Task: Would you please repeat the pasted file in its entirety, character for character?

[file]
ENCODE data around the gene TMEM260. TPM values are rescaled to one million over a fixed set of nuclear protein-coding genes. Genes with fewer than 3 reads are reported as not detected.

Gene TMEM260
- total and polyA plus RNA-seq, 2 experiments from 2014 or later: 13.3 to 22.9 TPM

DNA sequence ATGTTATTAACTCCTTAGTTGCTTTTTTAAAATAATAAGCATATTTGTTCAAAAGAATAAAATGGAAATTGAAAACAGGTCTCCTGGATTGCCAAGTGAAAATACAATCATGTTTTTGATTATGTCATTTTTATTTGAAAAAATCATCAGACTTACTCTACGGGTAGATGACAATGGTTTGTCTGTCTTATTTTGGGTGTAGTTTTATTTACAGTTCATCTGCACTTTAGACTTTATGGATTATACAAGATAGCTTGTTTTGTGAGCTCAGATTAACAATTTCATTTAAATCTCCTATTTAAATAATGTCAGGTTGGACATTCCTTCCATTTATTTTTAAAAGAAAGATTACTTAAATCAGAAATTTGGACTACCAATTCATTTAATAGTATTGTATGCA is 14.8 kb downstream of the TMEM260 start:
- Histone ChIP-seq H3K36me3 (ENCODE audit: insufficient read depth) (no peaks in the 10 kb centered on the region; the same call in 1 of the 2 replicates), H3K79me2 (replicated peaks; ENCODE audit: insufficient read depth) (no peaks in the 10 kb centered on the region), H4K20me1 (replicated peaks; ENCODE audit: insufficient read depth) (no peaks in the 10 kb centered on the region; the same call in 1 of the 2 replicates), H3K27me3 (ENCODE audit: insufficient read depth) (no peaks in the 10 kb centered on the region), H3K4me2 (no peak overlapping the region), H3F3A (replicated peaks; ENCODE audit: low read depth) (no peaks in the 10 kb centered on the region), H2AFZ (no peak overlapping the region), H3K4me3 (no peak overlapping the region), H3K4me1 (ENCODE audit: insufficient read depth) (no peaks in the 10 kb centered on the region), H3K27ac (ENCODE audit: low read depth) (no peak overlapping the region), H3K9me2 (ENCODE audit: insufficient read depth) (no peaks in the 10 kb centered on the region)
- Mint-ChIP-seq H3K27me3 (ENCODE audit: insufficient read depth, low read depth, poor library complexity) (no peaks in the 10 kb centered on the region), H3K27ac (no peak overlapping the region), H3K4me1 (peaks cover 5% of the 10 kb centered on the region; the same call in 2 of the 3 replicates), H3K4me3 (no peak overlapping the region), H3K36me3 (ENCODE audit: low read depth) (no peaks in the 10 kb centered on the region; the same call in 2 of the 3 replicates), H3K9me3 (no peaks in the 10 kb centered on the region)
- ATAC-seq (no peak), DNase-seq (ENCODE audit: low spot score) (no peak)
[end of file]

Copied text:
ENCODE data around the gene TMEM260. TPM values are rescaled to one million over a fixed set of nuclear protein-coding genes. Genes with fewer than 3 reads are reported as not detected.

Gene TMEM260
- total and polyA plus RNA-seq, 2 experiments from 2014 or later: 13.3 to 22.9 TPM

DNA sequence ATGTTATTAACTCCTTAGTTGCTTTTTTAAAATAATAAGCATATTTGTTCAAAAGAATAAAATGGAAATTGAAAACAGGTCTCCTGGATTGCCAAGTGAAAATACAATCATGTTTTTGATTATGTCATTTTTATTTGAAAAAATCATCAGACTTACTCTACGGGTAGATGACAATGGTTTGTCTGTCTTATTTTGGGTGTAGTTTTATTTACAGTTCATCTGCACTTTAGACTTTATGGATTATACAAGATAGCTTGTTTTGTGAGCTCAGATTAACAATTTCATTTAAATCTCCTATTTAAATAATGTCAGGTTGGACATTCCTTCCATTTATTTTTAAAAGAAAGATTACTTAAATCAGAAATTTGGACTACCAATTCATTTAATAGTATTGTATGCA is 14.8 kb downstream of the TMEM260 start:
- Histone ChIP-seq H3K36me3 (ENCODE audit: insufficient read depth) (no peaks in the 10 kb centered on the region; the same call in 1 of the 2 replicates), H3K79me2 (replicated peaks; ENCODE audit: insufficient read depth) (no peaks in the 10 kb centered on the region), H4K20me1 (replicated peaks; ENCODE audit: insufficient read depth) (no peaks in the 10 kb centered on the region; the same call in 1 of the 2 replicates), H3K27me3 (ENCODE audit: insufficient read depth) (no peaks in the 10 kb centered on the region), H3K4me2 (no peak overlapping the region), H3F3A (replicated peaks; ENCODE audit: low read depth) (no peaks in the 10 kb centered on the region), H2AFZ (no peak overlapping the region), H3K4me3 (no peak overlapping the region), H3K4me1 (ENCODE audit: insufficient read depth) (no peaks in the 10 kb centered on the region), H3K27ac (ENCODE audit: low read depth) (no peak overlapping the region), H3K9me2 (ENCODE audit: insufficient read depth) (no peaks in the 10 kb centered on the region)
- Mint-ChIP-seq H3K27me3 (ENCODE audit: insufficient read depth, low read depth, poor library complexity) (no peaks in the 10 kb centered on the region), H3K27ac (no peak overlapping the region), H3K4me1 (peaks cover 5% of the 10 kb centered on the region; the same call in 2 of the 3 replicates), H3K4me3 (no peak overlapping the region), H3K36me3 (ENCODE audit: low read depth) (no peaks in the 10 kb centered on the region; the same call in 2 of the 3 replicates), H3K9me3 (no peaks in the 10 kb centered on the region)
- ATAC-seq (no peak), DNase-seq (ENCODE audit: low spot score) (no peak)